USATE 2009 Brilliancy

By Michael Goeller

If they gave a "Brilliancy Prize" at the US Amateur Teams East and World Amateur Teams (held in Parsipanny in February), this game would surely deserve it. And it is no surprise that it was played by 17-year-old Robert Hess, who is well known for his incredibly deep calculations. Just this month, Hess scored the remaining two norms he needed to gain the Grandmaster title. To judge from this game, he was already playing like a GM.

IM Robert L Hess (2544) - FM Paul Mac Intyre (2320) [C77]

US Amateur Team-ch East/Parsipanny,NJ (2) 2009
Table 7, Board 1: #46 Be Kind - Resign vs. #9 Palin - I Can See Check

1. e4 e5 2. Nf3 Nc6 3. Bb5 a6 4. Ba4 Nf6 5. Qe2

The Worrall Attack, which is recommended by Andrew Greet in the recent "Play the Ruy Lopez." It is much less deeply analyzed than most of the rest of the Ruy Lopez, and therefore well suited to Robert Hess, whose strength is less in the openings than in his middlegame play. White has two standard attacking plans here: the first is to play O-O, h3, c3, Rd1 and d4 with strong control of the center, the second is to keep things closed by d3 and delay castling while bringing pieces over to the kingside with ideas like Bg5, h3, g4, Nbd2-f1-g3 etc.


5... b5

In one of his early games with this line, Hess encountered 5... Be7 6. O-O (6. c3!) 6... b5 7. Bb3 O-O 8. c3 d5! giving Black a fine version of the Marshall Gambit -- though one White can decline by 9. d3 (9. exd5 Nxd5 (9... e4!? 10. dxc6 Bg4) 10. Nxe5 Nxe5 11. Qxe5 Nf6 12. d4 Bd6) 9... Bb7 10. Rd1 d4 11. Nbd2 h6 12. Nf1 Re8 13. h3 Bf8 14. g4!? Na5 15. Bc2 Nh7 16. Ng3 c5 17. Bd2 Nc6 18. a3 Bc8= 1/2-1/2 in Hess,R (2492)-Korley,K (2082)/New York USA 2008 (66).


6. Bb3 Bc5

Hess played a fascinating game at Cappelle la Grande that continued 6... Be7 7. c3! O-O 8. d4 d6 9. Nbd2 Bg4 10. h3 Bh5 11. d5 Na5 12. Bc2 Qd7 13. Nf1 c6 14. dxc6 Qxc6 15. Ng3 Bg6 16. h4!? (16. O-O) 16... h6 17. h5 Bh7 18. Nh4 d5! 19. exd5 Qxd5 20. Ng6! Rfe8 (20... fxg6 21. hxg6 Bxg6 22. Bxg6 Qxg2?! 23. Bxh6!!) 21. Ne4 Qe6 22. Nxf6+ Qxf6 23. Qe4 fxg6 24. hxg6 Bxg6 25. Qxg6 Qxg6 26. Bxg6 Rf8 27. Ke2 Rad8 28. Be4 Nc4 29. b3 Nd6 30. Bd5+ Kh8 31. Bb2 Nf5 32. Bb7?! Bc5! 33. Rhf1? e4! 34. g4 e3!? 35. gxf5 Rd2+ 36. Kf3 Rxf5+ 37. Kg4 Rg5+ 38. Kf3 Rf5+ 39. Kg4 Rf7 40. Bf3 h5+ 41. Kg3 Bd6+ 42. Kg2 Rxb2 43. Rab1 Rxa2 44. Ra1 Rd2 45. Rxa6 g6 46. Ra8+ Kg7 47. Re8 exf2 48. Rxf2 Rd3 49. Re6 Rf5 50. c4 Bc5?! (50... Rg5+! 51. Kf1 Bc5) 51. Rxg6+!! (an amazing save!) 51... Kxg6 52. Be4 Bxf2 1/2-1/2 Hess,R (2445) -L'Ami,E (2581)/ Cappelle la Grande 2008 -- after 53.Bxd3 there is no way for Black to avoid exchanging off his b-pawn and his Rook at f5, after which he has the classic "wrong-Bishop and Rook pawn" drawn ending. Despite its flaws, this was a game rich in ideas. 53. Bxd3 b4!? 54. Bxf5+ Kxf5 55. Kxf2 is also a draw since Black cannot attack the pawn at b3 without White's passed c-pawn running to Queen.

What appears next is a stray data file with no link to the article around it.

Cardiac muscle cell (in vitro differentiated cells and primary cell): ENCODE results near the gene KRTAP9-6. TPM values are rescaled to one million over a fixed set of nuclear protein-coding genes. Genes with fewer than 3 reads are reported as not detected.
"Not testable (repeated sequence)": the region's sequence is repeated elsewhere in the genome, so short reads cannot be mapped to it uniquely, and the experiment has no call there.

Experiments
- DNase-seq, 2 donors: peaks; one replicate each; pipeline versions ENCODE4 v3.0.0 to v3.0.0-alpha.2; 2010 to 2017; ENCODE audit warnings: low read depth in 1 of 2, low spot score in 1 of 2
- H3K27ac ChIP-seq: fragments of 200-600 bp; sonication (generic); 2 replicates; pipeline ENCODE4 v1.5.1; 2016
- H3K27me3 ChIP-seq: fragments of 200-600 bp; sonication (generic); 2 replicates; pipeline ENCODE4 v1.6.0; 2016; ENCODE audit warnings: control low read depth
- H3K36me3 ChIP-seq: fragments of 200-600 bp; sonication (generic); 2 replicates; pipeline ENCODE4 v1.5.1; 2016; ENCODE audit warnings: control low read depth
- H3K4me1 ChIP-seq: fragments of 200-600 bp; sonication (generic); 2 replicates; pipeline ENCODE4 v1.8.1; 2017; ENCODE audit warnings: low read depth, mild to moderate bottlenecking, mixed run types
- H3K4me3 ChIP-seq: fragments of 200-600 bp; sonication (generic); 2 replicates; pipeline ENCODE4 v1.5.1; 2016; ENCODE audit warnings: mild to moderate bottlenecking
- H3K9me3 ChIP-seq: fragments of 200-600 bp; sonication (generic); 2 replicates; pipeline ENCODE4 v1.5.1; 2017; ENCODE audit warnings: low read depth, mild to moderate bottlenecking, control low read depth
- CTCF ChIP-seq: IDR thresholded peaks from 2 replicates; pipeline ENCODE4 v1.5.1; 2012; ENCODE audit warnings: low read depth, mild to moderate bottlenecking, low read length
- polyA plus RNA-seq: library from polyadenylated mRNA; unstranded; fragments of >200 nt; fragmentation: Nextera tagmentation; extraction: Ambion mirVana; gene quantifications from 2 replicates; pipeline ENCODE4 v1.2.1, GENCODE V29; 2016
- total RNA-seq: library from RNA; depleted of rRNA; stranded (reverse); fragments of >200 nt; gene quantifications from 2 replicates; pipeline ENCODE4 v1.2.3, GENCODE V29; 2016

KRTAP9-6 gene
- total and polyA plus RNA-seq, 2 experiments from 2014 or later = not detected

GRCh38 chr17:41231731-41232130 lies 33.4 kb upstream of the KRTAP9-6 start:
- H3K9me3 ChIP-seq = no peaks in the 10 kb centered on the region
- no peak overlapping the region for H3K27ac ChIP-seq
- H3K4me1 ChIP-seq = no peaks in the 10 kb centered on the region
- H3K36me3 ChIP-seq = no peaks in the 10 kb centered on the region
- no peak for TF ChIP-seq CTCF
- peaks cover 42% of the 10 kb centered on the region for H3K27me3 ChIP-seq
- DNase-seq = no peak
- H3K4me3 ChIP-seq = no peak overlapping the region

7. c3 d6 8. d3 Bb6

Usually Black castles here, but then White can begin marshalling his forces for an attack on the kingside. The Bishop retreat seems a delaying tactic, waiting for White to castle before castling himself, but Hess's next labels it a minor inaccuracy.


9. Be3! O-O

9... Bxe3 10. fxe3 favors White, but allowing the exchange at b6 damages Black's pawn structure.


10. Bxb6 cxb6 11. Nbd2 Ra7!?

This seems to be the beginnings of Black's attack plan in the game -- the idea being to swing the Rook over to the kingside. Though Black seems to have no positional warrant for such an attack, it could have been more dangerous than in the game.


12. O-O Na5 13. Bc2 Nh5 14. Qe3 f5 15. d4!?

"The best way to meet an attack on the wing is in the center," but here 15. b4 followed by 16.a4 (as happens later in the game) may actually be best.


15... f4?

15... fxe4! is a very tough move, when White's best is 16. Bxe4! (16. Qxe4?! Bf5 17. Qd5+ Kh8 18. Bxf5 Nf6! 19. Qe6 Re8 20. Qc8 Qe7 21. dxe5 Rxc8) (while 16. Nxe4!? Nc4) 16... d5 17. Bc2 e4 18. Ne5 Nf4 but this is pretty unclear and Black seems to be getting the kingsideinitiative he was after.


16. Qd3 Rd7!?

Black strongly discourages 17.dxe5 opening the center, but now White goes for the queenside attack.


17. b4! Nc6 18. a4! Na7 19. axb5 Nxb5 20. Ba4 g5!?

Black launches a desperation attack which contains some tricks.


21. c4! g4 22. cxb5 gxf3 23. Qxf3!? Rg7 24. Bd1!

24. Qxh5?! Bg4 25. Qh6 Rg6 wins the Queen, though it is still quite unclear.


24... Qg5

24... Bg4 25. Qb3+!


25. bxa6!

Suddenly White has a pawn on the way to the queening square.


25... exd4

25... Be6 26. dxe5 dxe5 27. Bb3! kills all of Black's attacking chances and leaves White with a killer outside passed pawn.


26. Nc4 Nf6

27. a7!!

This leads to a stunning double Queen sacrifice that allows White to take over the initiative and force victory.


27... Bg4 28. a8=Q Bxf3 29. Bxf3 Rxa8 30. Rxa8+ Kf7 31. Nxd6+ Ke6

31... Kg6? 32. Nf5 and Black has no time to save the Exchange since 32... Rc7? allows 33. h4 trapping the Black Queen.


32. Nf5 Rd7 33. h4 Qg6 34. Rc1 Qf7

Hess correctly judged that, while material was theoretically about equal, Black would be hopeless with his King exposed in the center and White's pieces so beautifully coordinated for the attack. The rest is a slaughter. If 34... d3 35. Rc6+ Kf7 36. Bd1! and the threat of Bb3+ is deadly.


35. Rc6+ Ke5 36. Rxb6 Nxe4 37. Nh6 Qe7 38. Ra5+

and it is mate in three. A brilliant game from the future GM, and if they gave a brilliancy prize at the US Amateur Team East this would surely deserve it. FM MacIntyre suffered very little from the loss, as his team went on to win the tournament and play for the World Amateur Team title.



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Copyright © 2009 by Michael Goeller